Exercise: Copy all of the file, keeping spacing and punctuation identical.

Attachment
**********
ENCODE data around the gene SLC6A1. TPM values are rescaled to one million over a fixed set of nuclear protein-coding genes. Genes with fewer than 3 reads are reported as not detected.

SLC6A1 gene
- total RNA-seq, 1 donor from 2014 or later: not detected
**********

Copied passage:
ENCODE data around the gene SLC6A1. TPM values are rescaled to one million over a fixed set of nuclear protein-coding genes. Genes with fewer than 3 reads are reported as not detected.

SLC6A1 gene
- total RNA-seq, 1 donor from 2014 or later: not detected